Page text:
WVU Extension’s new program helps farmers and producers grow food businesses
West Virginia University Extension Service is hosting a Food for Profit workshop on Nov. 4 at its Kanawha County office on 4700 MacCorkle Ave. in Charleston. The event runs from 9 a.m. to 4 p.m. and costs $30 to attend; lunch and educational materials are included with the price of admission.
Food for Profit takes attendees through the beginning steps of starting small food businesses and combines presentations and guest speakers with an interactive learning environment.
“If you grow, make and pack your own food and sell it at a grocery store or restaurant, Food for Profit will help you create a business that matches your vision and goals,” said Kerri Wade, Families and Health agent for the Kanawha County WVU Extension Service.
Food for Profit is an award-winning program of Penn State University’s Cooperative Extension. It comes to West Virginia through a grant focused on advancing innovation in sustainable agriculture. The Northeast Sustainable Agriculture Research and Education organization awarded the program a grant in 2012 to expand from Pennsylvania into Maryland and West Virginia.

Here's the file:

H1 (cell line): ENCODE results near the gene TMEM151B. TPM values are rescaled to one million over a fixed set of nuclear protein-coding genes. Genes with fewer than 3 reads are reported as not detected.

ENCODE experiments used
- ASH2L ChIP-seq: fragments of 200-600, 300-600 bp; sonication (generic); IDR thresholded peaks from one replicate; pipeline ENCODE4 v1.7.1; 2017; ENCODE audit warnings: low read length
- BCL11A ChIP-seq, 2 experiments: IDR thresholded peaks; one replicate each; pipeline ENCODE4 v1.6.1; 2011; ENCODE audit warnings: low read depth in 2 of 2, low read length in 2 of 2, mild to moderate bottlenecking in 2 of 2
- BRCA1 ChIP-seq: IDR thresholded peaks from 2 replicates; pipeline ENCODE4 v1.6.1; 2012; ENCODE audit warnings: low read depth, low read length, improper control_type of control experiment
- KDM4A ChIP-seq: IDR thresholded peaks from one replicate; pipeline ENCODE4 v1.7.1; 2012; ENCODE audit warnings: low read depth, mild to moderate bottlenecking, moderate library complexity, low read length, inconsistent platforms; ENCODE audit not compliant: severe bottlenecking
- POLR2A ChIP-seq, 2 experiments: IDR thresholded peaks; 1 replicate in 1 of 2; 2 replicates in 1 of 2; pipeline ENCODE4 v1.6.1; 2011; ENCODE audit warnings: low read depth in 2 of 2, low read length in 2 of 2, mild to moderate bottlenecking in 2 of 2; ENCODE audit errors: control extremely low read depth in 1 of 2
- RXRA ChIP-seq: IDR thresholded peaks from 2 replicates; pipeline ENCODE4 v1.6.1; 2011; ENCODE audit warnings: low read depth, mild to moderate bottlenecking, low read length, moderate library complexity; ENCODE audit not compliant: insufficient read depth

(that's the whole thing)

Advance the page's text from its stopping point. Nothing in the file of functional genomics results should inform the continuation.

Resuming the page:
In addition to Penn State Cooperative Extension and WVU Extension Service, the West Virginia Department of Agriculture and the West Virginia Bureau for Public Health also collaborated to bring the program into the state. The Charleston workshop is the first Food for Profit in the state.
Presenters include Winifred McGee, a food and entrepreneurship expert with Penn State Extension, who manages the Food for Profit program.
“Food for Profit has a great history of success. It will help a lot of food growers in West Virginia get the best information on how to successfully get their food to the public and make a profit in doing so,” Wade said.
The event’s registration deadline is Wednesday, Oct. 30. To register or for additional information, contact the WVU Extension Service Kanawha County Office at 304-720-9573, or e-mail